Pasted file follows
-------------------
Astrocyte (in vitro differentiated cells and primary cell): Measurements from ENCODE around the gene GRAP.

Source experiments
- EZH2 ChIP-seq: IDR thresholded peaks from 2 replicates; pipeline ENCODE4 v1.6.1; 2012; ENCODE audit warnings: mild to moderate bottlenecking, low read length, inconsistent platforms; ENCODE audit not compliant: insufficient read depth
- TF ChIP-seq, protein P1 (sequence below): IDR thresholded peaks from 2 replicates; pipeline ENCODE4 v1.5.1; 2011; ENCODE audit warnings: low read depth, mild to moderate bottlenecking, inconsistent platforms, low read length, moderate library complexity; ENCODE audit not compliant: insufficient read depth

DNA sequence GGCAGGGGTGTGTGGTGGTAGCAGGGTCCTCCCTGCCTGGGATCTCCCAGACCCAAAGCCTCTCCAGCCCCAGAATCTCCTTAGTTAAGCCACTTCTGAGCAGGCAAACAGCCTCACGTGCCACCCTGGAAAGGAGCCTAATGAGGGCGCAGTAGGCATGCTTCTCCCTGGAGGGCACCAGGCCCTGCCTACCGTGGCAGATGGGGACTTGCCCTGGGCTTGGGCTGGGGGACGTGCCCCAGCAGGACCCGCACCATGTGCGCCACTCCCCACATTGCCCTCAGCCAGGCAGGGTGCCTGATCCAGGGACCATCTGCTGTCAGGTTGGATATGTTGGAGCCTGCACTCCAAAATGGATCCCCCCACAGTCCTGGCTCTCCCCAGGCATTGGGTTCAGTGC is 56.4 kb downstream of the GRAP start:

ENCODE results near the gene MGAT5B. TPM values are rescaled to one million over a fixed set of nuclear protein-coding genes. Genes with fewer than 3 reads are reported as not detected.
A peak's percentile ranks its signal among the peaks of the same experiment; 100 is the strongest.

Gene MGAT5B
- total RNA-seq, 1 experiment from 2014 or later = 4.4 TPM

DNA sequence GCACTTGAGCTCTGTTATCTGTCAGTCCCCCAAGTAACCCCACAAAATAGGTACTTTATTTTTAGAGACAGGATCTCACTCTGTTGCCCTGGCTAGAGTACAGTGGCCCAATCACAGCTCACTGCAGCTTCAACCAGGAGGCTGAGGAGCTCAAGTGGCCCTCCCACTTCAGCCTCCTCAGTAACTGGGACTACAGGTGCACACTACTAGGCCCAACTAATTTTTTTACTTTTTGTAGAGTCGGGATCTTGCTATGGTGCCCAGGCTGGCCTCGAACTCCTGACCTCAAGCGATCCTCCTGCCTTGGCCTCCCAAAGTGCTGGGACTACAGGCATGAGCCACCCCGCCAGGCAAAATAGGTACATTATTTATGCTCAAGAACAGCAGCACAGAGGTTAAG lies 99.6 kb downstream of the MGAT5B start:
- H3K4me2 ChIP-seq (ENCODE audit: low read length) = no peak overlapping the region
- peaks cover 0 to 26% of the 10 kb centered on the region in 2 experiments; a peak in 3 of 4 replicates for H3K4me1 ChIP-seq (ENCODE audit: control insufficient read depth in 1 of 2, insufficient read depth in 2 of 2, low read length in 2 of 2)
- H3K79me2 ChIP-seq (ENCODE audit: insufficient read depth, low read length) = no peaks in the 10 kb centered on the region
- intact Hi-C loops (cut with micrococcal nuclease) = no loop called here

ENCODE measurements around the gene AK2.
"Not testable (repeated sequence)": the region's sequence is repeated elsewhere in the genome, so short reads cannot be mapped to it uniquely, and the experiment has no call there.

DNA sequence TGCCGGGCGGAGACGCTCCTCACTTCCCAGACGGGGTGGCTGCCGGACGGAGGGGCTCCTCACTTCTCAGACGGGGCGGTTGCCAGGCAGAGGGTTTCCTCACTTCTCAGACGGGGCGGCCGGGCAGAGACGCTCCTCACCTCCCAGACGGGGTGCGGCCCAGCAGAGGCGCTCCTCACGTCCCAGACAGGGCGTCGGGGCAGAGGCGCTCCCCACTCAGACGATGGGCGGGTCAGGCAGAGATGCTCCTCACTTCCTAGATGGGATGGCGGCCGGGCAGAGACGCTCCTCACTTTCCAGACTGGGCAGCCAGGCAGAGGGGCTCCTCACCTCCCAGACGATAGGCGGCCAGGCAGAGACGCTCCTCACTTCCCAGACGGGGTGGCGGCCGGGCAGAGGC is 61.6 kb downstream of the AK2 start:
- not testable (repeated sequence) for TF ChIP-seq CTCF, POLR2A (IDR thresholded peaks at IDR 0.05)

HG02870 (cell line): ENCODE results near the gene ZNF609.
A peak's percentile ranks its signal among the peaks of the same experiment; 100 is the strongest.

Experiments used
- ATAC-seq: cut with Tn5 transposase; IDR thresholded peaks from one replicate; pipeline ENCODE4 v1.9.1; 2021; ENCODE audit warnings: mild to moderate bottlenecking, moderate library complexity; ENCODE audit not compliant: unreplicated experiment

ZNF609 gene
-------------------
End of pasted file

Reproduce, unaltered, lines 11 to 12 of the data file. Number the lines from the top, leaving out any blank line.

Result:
- H3K4me2 ChIP-seq (ENCODE audit: low read length) = no peak overlapping the region
- peaks cover 0 to 26% of the 10 kb centered on the region in 2 experiments; a peak in 3 of 4 replicates for H3K4me1 ChIP-seq (ENCODE audit: control insufficient read depth in 1 of 2, insufficient read depth in 2 of 2, low read length in 2 of 2)